For the greater good

 Across the country, Canadian engineers and engineering students are developing innovative solutions in a range of fields, including health care, the environment, technology and social sectors, to improve our quality of life. second from left, Boyang Zhang/Kevin Soobrian/Tyler Irving; all others, supplied

Across the country, Canadian engineers and engineering students are developing innovative solutions in a range of fields, including health care, the environment, technology and social sectors, to improve our quality of life. second from left, Boyang Zhang/Kevin Soobrian/Tyler Irving; all others, supplied

Imagine a profession dedicated to identifying problems or needs and carefully divining solutions that not only meet societal conditions, but also ensure the answers are free of inadvertent harmful impacts. It’s a tall order, but it is a job that Canada’s engineers undertake daily, adding untold value across virtually all aspects of our society and national economy.

“Engineering is a profession that is becoming more and more integrated into the fabric of our society,” says Kim Allen, CEO of Engineers Canada. “There are endless possibilities for engineering applications that go beyond or expand on the traditional things like infrastructure, buildings and products, to include areas people usually don’t associate with engineering, like the medical field.”

Many new medical advances – from hip replacements and artificial limbs, to new ways of restoring and regenerating tissue and nerves – are coming out of engineering innovations, says Mr. Allen. Sensor technology, for example, enables the monitoring of health parameters, such as heart rate, blood pressure and blood glucose levels, which are then relayed for determining when and what kind of intervention is needed. He adds that such tools can improve accuracy of diagnosis as well as patient care.

Sensor technology can also play a role in finding a solution for food waste, says Mr. Allen. “Today, over one-third of our food supply goes to waste due to gaps along the supply chain. With the right engineering solution, we can to reduce that number significantly.”

For Mr. Allen, the three foundations of engineering are safeguarding citizens, safeguarding the economy and safeguarding the environment – and they are all connected. “Our economy, health and security are all dependent on having reliable infrastructure that guarantees access to clean water, energy and food where and when we need them.”

George Comrie, president of Professional Engineers Ontario (PEO), agrees. “Engineers play a key role in developing modern technology and materials to enable sustainable growth,” he explains. “Whether this work involves building climate-resilient infrastructure or increasing the supply of green, renewable energy, engineering ingenuity and an engineer’s duty to maintain protection of the public benefits society tremendously.  

“This is why it is imperative that engineers be involved in the public policy process to ensure that innovative technology is maximized and unintended consequences are minimized,” Mr. Comrie adds.

Sandro Perruzza, CEO of the Ontario Society of Professional Engineers, also underscores the importance of involving engineers in the policy-making process. Their practical approach to problem-solving and their ability to take a range of factors into consideration make them invaluable assets in policy discussions, he explains. “Often, you only hear about engineering when there are problems that need to be fixed. A far more effective way of involving engineers is to include them in the discussion early on.”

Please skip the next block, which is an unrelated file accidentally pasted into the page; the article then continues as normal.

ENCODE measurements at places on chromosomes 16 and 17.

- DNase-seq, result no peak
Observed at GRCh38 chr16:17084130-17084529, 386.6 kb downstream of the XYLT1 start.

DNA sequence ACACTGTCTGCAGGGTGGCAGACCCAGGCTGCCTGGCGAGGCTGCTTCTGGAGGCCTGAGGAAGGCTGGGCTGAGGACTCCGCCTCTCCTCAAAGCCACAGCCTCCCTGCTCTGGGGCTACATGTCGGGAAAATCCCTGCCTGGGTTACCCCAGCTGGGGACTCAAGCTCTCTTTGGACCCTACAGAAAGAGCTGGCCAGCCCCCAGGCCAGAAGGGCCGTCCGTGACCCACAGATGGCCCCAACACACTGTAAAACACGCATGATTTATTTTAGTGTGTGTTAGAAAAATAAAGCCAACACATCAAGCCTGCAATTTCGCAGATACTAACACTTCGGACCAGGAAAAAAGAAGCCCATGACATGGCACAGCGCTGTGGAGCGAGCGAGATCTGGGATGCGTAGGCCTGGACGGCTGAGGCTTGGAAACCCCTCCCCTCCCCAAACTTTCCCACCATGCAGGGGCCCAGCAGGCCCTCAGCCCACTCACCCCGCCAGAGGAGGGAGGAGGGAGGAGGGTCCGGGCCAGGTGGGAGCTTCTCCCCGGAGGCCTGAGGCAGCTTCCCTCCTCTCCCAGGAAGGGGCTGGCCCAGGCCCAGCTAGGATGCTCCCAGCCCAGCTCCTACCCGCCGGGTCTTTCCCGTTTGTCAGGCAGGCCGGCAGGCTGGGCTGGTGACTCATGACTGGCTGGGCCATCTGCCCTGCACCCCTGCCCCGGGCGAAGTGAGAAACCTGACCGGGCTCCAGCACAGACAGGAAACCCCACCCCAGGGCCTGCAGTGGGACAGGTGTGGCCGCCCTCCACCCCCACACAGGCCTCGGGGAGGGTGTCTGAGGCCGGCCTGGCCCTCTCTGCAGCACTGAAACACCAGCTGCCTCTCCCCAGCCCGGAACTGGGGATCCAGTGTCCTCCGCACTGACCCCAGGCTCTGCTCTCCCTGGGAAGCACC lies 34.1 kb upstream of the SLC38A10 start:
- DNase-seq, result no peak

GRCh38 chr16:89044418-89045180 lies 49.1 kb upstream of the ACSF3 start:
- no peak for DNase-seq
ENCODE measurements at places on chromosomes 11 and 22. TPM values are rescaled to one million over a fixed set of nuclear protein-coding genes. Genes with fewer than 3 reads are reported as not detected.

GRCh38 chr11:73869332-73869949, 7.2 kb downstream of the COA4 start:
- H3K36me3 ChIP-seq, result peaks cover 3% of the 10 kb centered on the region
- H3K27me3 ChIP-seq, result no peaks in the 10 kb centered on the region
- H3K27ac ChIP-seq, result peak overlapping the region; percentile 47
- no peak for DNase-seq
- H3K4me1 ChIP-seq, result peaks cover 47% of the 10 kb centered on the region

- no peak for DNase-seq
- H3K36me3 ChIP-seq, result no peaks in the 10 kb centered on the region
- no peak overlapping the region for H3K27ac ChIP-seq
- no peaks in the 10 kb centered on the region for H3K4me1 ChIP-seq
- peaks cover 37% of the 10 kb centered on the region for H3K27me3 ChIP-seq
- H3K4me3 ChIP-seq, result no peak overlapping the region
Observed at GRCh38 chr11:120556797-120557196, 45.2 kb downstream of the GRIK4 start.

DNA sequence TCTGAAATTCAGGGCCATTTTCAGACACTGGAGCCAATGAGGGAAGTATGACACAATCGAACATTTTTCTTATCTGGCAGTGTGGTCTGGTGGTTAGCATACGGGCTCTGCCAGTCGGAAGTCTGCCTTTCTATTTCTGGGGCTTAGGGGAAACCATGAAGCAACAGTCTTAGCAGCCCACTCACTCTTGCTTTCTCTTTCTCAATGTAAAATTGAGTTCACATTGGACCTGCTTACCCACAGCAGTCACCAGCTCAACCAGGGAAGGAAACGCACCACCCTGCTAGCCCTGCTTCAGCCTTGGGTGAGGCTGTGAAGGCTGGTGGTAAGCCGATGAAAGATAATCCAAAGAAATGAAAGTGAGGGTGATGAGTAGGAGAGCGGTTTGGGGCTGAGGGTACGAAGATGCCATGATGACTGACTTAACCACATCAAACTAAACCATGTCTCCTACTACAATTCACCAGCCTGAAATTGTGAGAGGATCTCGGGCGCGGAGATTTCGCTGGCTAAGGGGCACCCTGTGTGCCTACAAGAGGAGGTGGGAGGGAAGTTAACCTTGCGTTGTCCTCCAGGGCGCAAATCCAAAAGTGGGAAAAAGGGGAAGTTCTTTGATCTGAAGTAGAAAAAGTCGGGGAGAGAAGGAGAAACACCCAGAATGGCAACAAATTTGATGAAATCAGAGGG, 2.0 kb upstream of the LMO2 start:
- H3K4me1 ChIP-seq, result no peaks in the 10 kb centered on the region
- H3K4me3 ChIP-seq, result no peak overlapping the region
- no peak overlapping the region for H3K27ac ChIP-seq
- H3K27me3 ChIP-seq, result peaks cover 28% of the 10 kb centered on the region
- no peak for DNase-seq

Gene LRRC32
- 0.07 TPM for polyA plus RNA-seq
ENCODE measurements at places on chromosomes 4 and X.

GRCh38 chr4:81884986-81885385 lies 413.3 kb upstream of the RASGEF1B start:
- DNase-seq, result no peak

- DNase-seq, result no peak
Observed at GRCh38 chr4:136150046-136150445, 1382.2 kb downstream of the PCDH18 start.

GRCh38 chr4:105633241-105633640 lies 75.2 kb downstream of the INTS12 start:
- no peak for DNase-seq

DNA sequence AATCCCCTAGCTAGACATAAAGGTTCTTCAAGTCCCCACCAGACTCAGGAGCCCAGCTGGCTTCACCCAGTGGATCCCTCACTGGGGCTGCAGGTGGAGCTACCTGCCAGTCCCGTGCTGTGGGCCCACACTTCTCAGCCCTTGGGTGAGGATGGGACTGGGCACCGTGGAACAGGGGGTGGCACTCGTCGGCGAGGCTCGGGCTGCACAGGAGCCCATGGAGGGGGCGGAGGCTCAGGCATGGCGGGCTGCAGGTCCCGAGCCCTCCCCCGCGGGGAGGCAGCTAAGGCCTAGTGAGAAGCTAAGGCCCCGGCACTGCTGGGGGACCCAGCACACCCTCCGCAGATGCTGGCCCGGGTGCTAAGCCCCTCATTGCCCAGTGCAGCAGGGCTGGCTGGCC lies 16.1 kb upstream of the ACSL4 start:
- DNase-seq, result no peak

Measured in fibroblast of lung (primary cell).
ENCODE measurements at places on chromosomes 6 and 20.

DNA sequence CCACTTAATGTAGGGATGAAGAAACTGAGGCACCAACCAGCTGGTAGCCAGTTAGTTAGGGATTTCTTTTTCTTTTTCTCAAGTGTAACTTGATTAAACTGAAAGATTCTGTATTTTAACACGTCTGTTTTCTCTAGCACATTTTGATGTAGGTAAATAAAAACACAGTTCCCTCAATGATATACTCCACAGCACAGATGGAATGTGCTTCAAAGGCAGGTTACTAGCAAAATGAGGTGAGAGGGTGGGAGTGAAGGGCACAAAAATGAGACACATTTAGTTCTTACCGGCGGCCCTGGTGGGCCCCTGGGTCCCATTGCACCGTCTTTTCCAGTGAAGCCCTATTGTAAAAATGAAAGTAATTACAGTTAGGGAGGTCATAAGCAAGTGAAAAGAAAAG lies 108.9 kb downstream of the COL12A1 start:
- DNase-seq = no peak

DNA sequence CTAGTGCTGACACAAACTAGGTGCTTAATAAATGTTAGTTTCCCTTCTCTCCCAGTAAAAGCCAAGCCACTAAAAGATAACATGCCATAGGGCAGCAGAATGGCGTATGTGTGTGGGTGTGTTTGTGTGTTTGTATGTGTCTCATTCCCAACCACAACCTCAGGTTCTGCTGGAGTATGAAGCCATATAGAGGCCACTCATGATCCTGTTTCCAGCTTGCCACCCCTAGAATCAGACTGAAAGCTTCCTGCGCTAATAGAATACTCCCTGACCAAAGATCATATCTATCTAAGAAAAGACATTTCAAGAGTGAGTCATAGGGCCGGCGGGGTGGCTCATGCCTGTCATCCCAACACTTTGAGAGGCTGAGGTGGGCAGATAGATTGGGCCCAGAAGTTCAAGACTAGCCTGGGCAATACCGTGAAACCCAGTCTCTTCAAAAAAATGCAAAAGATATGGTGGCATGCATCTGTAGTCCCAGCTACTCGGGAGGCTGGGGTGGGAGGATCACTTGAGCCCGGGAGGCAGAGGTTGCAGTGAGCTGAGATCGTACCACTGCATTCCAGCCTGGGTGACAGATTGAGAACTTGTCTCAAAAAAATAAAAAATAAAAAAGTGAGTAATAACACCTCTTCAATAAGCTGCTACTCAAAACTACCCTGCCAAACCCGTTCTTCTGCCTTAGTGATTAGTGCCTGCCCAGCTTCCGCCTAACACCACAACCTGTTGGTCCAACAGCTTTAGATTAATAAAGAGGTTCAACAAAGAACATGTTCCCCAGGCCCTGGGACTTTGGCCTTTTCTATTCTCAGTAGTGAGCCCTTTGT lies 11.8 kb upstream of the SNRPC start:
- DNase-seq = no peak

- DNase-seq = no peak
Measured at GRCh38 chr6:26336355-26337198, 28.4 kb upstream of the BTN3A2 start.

For example, Mr. Allen says engineers play a key role in climate change adaptation. “For meeting the COP-21 goals, we’ll have to rely heavily on engineers to come up with the technical solutions that will permit us to reduce our impact on the environment while maintaining our standard of life,” he states.

Engineers are already key players in the work that is underway for responding to the effects of climate change. In addition to developing resilient infrastructure and building materials that can withstand the impacts of changing weather patterns, they’re also looking at broader climate ramifications to areas like soil and water.

Jeanette Southwood, vice-president, strategy and partnerships at Engineers Canada, explains that Engineers Canada has pioneered a valuable tool – called the Public Infrastructure Engineering Vulnerability Committee (PIEVC) Protocol – for engineers to assess future climate risk in their designs, operations and maintenance of infrastructure.

“Our PIEVC Protocol has been applied across Canada and globally,” she says. “We are ready to leverage this tool to provide the evidence base to inform policy- and decision-making. As engineers, we have a duty to protect the public, and the PIEVC tool allows us to factor in future climate risks in today’s decisions to do just that.”

The protocol is one example of the methodical and thoughtful approach that makes engineers’ input into discussions about policy with broad societal implications so valuable, says Mr. Allen. And the profession’s contribution to the greater good virtually touches every aspect of society.
Mr. Perruzza mentions the example of Luke Anderson. He says, “Luke is a professional engineer who was in a bike accident out west and is now using a wheelchair. He set up the StopGap Foundation, which has built 800 portable brightly coloured ramps and counting to make retailers and small shops more accessible for everyone.”

“Societal needs are immense,” adds Mr. Allen. “And the opportunities for the engineering profession are bright.”

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